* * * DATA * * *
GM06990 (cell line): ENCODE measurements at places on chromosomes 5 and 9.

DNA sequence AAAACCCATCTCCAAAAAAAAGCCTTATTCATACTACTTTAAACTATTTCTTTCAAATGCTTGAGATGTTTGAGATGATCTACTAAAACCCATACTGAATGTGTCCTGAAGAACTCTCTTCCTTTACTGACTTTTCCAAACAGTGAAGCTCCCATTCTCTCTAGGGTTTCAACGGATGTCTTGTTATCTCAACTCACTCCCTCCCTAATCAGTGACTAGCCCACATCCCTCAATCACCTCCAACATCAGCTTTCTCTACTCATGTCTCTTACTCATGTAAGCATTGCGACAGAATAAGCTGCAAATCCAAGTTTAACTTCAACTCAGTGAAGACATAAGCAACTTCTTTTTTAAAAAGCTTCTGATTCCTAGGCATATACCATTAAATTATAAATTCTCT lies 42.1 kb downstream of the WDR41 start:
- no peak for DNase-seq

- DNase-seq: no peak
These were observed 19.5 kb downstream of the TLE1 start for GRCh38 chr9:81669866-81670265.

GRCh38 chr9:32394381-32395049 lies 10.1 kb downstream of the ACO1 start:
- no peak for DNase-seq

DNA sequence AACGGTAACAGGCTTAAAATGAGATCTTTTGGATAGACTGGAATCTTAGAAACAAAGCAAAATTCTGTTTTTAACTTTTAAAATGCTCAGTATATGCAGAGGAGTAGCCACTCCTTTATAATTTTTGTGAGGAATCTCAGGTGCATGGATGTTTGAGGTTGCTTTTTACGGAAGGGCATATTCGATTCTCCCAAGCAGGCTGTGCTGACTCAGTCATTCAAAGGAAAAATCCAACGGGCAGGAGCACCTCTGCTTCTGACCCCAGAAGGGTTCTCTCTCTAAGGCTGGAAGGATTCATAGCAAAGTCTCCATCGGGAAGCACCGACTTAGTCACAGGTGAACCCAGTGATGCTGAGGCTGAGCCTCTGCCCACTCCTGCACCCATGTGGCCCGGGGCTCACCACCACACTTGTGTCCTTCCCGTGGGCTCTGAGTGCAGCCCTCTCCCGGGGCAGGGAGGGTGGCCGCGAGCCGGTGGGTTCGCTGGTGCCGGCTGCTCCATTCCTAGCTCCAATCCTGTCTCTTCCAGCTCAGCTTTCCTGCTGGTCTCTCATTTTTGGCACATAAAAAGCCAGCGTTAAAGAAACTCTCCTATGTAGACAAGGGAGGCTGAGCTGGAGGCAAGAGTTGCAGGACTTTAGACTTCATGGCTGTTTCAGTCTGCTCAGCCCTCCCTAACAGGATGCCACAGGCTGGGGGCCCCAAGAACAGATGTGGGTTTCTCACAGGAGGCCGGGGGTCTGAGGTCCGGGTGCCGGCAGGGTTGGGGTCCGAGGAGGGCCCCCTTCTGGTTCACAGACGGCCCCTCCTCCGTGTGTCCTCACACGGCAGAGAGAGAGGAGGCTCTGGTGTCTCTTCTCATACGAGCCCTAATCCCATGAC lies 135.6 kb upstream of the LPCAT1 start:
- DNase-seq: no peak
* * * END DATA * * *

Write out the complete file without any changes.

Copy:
GM06990 (cell line): ENCODE measurements at places on chromosomes 5 and 9.

DNA sequence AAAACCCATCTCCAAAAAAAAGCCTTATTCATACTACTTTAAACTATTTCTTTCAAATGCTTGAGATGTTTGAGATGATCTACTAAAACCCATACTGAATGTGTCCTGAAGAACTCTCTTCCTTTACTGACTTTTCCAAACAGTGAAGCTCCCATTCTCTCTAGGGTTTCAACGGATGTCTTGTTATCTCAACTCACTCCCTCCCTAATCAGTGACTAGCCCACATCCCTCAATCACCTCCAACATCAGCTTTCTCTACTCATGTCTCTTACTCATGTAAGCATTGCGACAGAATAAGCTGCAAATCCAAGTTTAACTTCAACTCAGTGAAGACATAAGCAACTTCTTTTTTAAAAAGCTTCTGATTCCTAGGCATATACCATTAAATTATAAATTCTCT lies 42.1 kb downstream of the WDR41 start:
- no peak for DNase-seq

- DNase-seq: no peak
These were observed 19.5 kb downstream of the TLE1 start for GRCh38 chr9:81669866-81670265.

GRCh38 chr9:32394381-32395049 lies 10.1 kb downstream of the ACO1 start:
- no peak for DNase-seq

DNA sequence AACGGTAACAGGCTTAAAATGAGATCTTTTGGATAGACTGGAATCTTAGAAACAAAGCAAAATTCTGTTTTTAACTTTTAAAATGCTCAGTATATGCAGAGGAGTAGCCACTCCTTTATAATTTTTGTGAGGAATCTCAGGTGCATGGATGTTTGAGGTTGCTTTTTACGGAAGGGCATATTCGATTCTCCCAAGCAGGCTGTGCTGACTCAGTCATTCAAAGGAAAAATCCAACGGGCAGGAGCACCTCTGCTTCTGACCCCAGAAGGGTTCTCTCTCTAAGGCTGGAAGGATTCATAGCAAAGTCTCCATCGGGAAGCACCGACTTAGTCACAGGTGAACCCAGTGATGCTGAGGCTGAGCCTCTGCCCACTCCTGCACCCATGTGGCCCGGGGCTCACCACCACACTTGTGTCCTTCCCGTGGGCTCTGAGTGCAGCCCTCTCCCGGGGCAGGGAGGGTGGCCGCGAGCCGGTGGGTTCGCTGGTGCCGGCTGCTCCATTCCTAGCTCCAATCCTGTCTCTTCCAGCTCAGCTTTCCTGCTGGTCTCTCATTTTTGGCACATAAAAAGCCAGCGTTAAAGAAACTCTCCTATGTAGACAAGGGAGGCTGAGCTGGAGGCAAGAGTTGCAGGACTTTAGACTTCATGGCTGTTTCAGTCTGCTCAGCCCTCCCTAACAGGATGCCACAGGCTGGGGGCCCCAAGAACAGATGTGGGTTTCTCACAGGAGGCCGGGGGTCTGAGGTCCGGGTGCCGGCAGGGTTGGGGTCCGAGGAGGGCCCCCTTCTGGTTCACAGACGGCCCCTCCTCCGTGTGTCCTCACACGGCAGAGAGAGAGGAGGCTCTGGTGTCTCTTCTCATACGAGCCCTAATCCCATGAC lies 135.6 kb upstream of the LPCAT1 start:
- DNase-seq: no peak